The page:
“We rarely know an explicit formula that tells us what to do in a complex situation. We have to work out what to do by thinking through the possibilities in ways that are simultaneously imaginative and realistic, and not less imaginative when more realistic. Knowledge, far from limiting imagination, enables it to serve its central function.”

“Sometimes the only honest response to a question is “I don’t know.” In recognizing that, one may rely just as much on imagination, because one needs it to determine that several competing hypotheses are equally compatible with one’s evidence.”
– Timothy Williamson, Reclaiming the Imagination

It’s OK if you don’t know everything…

Now read: how do we know what we think we know?

L’analyse culturelle de Mary Douglas

- une contribution à la sociologie des institutions.

Here’s a good summary of Mary Douglas‘s Cultural Theory written in French (with an English abstract). It was published in SociologieS in 2006.

Marcel Calvez, « L’analyse culturelle de Mary Douglas : une contribution à la sociologie des institutions », SociologieS [En ligne], Théories et recherches, mis en ligne le 22 octobre 2006, Consulté le 07 septembre 2010. URL :

Is God a blank slate?

chicken egg and hand
Image via Wikipedia

Dan Ariely, behavioural psychologist, reports on research that concludes that we select our view of God’s opinions to fit with our own. It seems that as our own opinions change so does our description of God’s opinions. The conclusion then is that God is a blank slate, onto which we project our opinions.

“Overall these results suggest that God is a blank slate onto which we project whatever we choose to. We join religious communities that argue for our viewpoint and we interpret religious readings to support our personal positions.”

You can read more at Creating God in our own image.

It’s a great research project, but the trouble with such conclusions is that personal opinions tend to suffer from chicken and egg syndrome. Which came first, the opinion or the opinion-holder?

Methodological individualism tends to isolate the individual from outside influences. On this model the opinion-holder is prior and somehow selects their opinions from some kind of smorgasbord of opinions. The opposite view seems more explanatory of people’s religious views: we are born into communities of opinion and our communities shape us in their image. We can, for sure, dissent, but then we are dissenters.

Americans tend to see religion as a choice, but this is unsurprising since that country has more religions than any other. American culture almost forbids a view of  religious affiliation as determined – and this is one of its determining features.  I don’t just have opinions: I was given them by my environment.The environment given – mandated –  by America is one of religious choice.

But I didn’t just come up with my views on xyz out of thin air. Rather I was educated, raised, trained, tutored. Heck, I even learnt a few things for myself by means of life experience. In other words there’s no such thing as me independently of my God-concept. There is only a me-God nexus and we mutually reinforce one another’s understanding of the world.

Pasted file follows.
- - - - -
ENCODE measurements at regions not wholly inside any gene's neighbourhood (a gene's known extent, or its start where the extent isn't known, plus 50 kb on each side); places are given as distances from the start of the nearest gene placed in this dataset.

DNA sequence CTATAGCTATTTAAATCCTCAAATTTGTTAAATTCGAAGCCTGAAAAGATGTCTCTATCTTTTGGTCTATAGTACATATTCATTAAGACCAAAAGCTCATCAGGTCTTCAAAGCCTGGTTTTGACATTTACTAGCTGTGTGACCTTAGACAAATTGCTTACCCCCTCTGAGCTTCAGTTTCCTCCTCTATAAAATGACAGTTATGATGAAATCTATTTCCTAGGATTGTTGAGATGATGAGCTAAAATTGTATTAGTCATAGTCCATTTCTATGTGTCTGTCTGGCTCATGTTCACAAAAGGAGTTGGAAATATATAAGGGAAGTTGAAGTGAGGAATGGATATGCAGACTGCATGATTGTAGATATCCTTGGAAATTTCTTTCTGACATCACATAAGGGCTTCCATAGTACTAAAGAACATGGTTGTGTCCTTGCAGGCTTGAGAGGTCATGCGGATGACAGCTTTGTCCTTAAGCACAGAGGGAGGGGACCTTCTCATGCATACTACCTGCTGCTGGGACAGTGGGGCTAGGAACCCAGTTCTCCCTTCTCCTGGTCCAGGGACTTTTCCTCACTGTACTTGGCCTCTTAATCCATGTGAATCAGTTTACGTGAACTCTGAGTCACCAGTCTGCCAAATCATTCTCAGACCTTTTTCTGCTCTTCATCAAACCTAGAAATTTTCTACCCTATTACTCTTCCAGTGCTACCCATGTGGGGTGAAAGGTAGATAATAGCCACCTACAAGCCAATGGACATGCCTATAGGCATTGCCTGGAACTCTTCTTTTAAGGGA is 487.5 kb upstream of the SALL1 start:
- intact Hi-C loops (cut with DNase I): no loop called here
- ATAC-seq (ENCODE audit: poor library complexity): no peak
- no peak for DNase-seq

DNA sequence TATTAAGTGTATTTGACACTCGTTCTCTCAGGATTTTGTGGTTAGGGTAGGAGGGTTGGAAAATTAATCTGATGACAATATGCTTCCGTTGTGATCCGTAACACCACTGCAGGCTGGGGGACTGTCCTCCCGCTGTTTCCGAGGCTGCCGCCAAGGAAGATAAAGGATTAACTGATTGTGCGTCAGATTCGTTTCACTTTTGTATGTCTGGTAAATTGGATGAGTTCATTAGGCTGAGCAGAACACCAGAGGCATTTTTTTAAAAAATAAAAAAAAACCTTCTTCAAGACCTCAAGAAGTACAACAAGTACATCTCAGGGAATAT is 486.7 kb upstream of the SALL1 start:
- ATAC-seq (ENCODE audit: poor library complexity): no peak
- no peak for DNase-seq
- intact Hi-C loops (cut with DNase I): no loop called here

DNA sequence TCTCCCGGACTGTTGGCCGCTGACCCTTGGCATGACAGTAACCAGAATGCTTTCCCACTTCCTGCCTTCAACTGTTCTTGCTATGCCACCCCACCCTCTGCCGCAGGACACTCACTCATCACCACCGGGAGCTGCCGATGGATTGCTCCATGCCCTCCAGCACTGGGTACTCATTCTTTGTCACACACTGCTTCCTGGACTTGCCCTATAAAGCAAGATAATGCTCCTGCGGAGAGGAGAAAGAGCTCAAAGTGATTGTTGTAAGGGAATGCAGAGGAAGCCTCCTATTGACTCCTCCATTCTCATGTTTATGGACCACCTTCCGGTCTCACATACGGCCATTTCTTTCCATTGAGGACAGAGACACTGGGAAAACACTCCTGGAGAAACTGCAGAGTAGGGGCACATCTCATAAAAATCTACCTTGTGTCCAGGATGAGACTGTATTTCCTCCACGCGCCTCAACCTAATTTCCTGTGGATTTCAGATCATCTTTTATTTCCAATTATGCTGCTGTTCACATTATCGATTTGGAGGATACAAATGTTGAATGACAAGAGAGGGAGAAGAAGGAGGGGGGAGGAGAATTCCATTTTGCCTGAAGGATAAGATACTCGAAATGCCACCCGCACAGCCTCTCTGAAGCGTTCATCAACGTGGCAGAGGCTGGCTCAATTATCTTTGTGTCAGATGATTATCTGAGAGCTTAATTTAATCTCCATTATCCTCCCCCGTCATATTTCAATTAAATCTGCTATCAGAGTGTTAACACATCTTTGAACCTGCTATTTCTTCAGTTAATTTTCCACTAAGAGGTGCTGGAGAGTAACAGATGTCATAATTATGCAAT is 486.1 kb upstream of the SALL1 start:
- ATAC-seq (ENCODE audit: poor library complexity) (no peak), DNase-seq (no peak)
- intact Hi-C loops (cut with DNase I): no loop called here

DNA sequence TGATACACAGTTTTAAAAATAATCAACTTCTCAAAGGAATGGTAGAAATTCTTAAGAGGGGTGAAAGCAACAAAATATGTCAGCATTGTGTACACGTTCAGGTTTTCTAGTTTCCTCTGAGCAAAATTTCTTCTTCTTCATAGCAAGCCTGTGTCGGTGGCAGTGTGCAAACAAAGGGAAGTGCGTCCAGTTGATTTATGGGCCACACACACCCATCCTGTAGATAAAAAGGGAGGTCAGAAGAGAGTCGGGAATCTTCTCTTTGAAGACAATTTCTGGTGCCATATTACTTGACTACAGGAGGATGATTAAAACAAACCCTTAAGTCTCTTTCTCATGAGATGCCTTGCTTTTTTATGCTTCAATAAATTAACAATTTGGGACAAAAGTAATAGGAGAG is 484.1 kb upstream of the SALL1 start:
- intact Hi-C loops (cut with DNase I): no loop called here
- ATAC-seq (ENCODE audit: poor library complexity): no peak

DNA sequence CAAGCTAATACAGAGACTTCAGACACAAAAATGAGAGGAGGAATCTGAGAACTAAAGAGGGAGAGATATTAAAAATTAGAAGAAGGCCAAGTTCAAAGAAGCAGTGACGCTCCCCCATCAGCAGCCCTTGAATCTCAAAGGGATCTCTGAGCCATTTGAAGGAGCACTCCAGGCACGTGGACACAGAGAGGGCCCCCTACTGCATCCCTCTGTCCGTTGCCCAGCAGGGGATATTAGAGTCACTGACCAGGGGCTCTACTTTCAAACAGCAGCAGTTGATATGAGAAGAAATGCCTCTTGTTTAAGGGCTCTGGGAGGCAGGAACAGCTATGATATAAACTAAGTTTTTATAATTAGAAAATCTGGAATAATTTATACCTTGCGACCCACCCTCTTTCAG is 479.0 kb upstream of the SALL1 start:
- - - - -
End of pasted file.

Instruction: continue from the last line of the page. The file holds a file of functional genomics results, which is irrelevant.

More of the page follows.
The locus of concepts such as God isn’t entirely within the individual but is supra-individual or trans-individual. I don’t deny the import of the research referred to. I recently re-read Anne Lamott’s great line in Bird by Bird:

“You can safely assume that you’ve created God in your own image, when it turns out that God hates all the same people you do.”

However, it’s reasonable to be sceptical of the  assumption that whereas God is supposedly a blank slate, we ourselves are not and never have been. There’s a clue in the title of Prof Ariely’s blog post, creating God in our own image: we collectively (somehow) create God in our own image.

We’re in it together, or as Hilary Clinton never said, it takes a village to raise a deity.

The original research, by Nicholas Epley, Benjamin Converse, Alexa Delbosc, George Monteleone and John Cacioppo, is here.

A Cultural Theory of Cricket?

Bat & Ball Inn near Hambledon Cricket Club, CC via WikipediaFascinating uses of Mary Douglas’s cultural theory pop up every so often.  The latest relates to the venerable game of cricket.

The hypothesis of cricket blogger downatthirdman is that as the culture of the English downlands shifted from strong grid – strong group Hierarchy towards a weaker grid- weaker group Individualism in the Eighteenth century, so the game of cricket became an ideal carrier of the new values.

Cricket’s mix of team work, rule formalism and recognition of individual prowess (earned status as opposed to ascribed status) was exactly suited for the times. It’s certainly an interesting idea.

“As the requirements of the social structure changed so the culture responded in the type of rituals (including games) needed to reinforce the system. Cricket with its mixture of team work and individualism exactly met the need. Its time had come.”

You can read more at Chalk and cheese: towards a cultural theory of cricket.

And there’s a second instalment here, with some great pictures: The cradle of cricket was an old fashioned car boot sale.

Given the recent match fixing scandal that has engulfed international cricket in recent weeks I can’t help wondering whether a similar analysis could be made of the current situation.  One way of looking at corruption in professional sport might be to see it as an over-emphasis on competitive Individualism, in which rule-following is a hindrance to financial success and the winners are the ones who get away with it.